Graduation work by Heleen van Boxelaere
In 2008, Hurricane Ike hit the Texas coast and despite ‘only’ being a category 2 storm Ike resulted in more than two dozen deaths and caused around $25 billion in damage. After Ike, concern was growing regarding the destructive storm surge and the flood risk at the barrier islands of the Galveston Bay, the petrochemical industries and the Port of Houston; the economic engine of the region.
As a result, a coastal barrier (among others) with floodgates and a set of dikes lining the Galveston Coast, was suggested to improve flood safety in the region.
[Fig. 2] Galveston and the barrier islands at the Texan Coast, USA.
[Fig. 3] Beach homes on stilts are lifted after the storm as a limited response to devastating storm surges
However, the Galveston Bay is an important estuary, pressurized by economic activities and residential development and the barrier islands are confronted with more threats than storm surge flooding alone. The problem identified here is that a coastal barrier gives little concern to the integration and response of flood protective measures to preconditions set by the landscape system. However, an alternative approach for Galveston Island and Bolivar Peninsula that emerges from and responds to the landscape system has not been fully explored yet. The purpose of this MSc thesis is to propose a strategy for flood resilience at Galveston Island and Bolivar Peninsula based on a profound analysis of the landscape system by research-through-drawing.
[Fig. 4] Research-through-drawing: an imaginative process to encourage analysis and new creative relationships
Research-through-drawing is a newly explored method of regional landscape analysis by freehand drawing. Freehand drawing is an imaginative process of representation that encourages analysis and the establishment of new creative relationships. By tracing and drawing information, data is both internalized and coded into a visual simultaneous language. This allows handling and understanding large amounts of information for further strategic design. Eventually, the Galveston Bay region has been explored in more than 70 drawings based on literature, interviews and site visits. Connections within the landscape system and connection between the landscape system and flood protection have been explored by drawing and concept mapping. The research resulted in guidelines for flood resilience at the Galveston Coast in line with the landscape system of the Galveston Bay region.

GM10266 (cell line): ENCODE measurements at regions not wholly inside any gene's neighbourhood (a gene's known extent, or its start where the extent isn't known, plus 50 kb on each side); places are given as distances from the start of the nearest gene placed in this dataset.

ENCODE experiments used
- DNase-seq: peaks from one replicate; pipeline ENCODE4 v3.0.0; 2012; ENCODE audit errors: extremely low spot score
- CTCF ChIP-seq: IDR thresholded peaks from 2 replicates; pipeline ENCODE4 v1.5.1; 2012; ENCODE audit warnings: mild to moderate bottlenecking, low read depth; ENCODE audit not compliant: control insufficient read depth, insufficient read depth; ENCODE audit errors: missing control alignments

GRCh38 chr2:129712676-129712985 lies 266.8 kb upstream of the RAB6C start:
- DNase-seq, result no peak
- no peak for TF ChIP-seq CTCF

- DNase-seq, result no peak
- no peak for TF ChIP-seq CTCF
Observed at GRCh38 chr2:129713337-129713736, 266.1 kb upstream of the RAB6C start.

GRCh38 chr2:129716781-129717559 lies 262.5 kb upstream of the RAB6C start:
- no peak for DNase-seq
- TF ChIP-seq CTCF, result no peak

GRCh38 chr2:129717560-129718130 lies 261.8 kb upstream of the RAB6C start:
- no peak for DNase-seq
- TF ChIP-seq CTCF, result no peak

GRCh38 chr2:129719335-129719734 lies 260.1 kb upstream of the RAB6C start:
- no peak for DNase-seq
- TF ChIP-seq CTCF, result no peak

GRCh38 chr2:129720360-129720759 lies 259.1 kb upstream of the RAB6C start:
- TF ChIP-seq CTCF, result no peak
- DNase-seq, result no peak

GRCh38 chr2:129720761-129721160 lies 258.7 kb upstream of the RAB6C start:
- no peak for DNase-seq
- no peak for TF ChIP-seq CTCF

[Fig. 5] Masterplan for the city of Galveston calling to hold on with a multi-layered protection strategy over time
[Fig. 6] Masterplan for the barrier islands calling to let go with the long-term transition from residential to natural and recreational use
As a result, the strategic design for the Galveston coast distinguishes between to ‘hold on’ and to ‘let go’. For the city of Galveston [hold on], a dike ring around the city is suggested in combination with the improvement of the city’s public space. Over time, the (industrial) area outside the dike ring is transformed into a protective natural edge and contributes towards long-term flood protection. For Galveston Island and Bolivar Peninsula [let go], it is accepted that the barrier islands become less suitable for living and more suited for recreational and natural use. A transformation is suggested to decrease development and to increase natural attraction. More time for the transformation is created by slowing down the negative effects of the landscape processes with soft measures such as sand nourishments, wetland restoration and dune protection.
[Fig. 7] Design plan for the harbourside area combining flood defence and urban development
[Fig. 8] Section illustrating the harbouside area combining flood defence and urban development
[Fig. 9] Impression of the natural recreational transformation on the sensitive barrier island beaches
[Fig. 10] Impression of the bayside oyster reefs as a natural measure for flood safety in the bay
The strategy for flood resilience at Galveston Island and Bolivar Peninsula based on a profound analysis of the landscape system initiates long-term thinking and balances between landscape preconditions or opportunities and between hard/structural or soft/mitigating. It is not a ready-made solution, but an invitation to reconsider flood protection in a wider frame from a different perspective.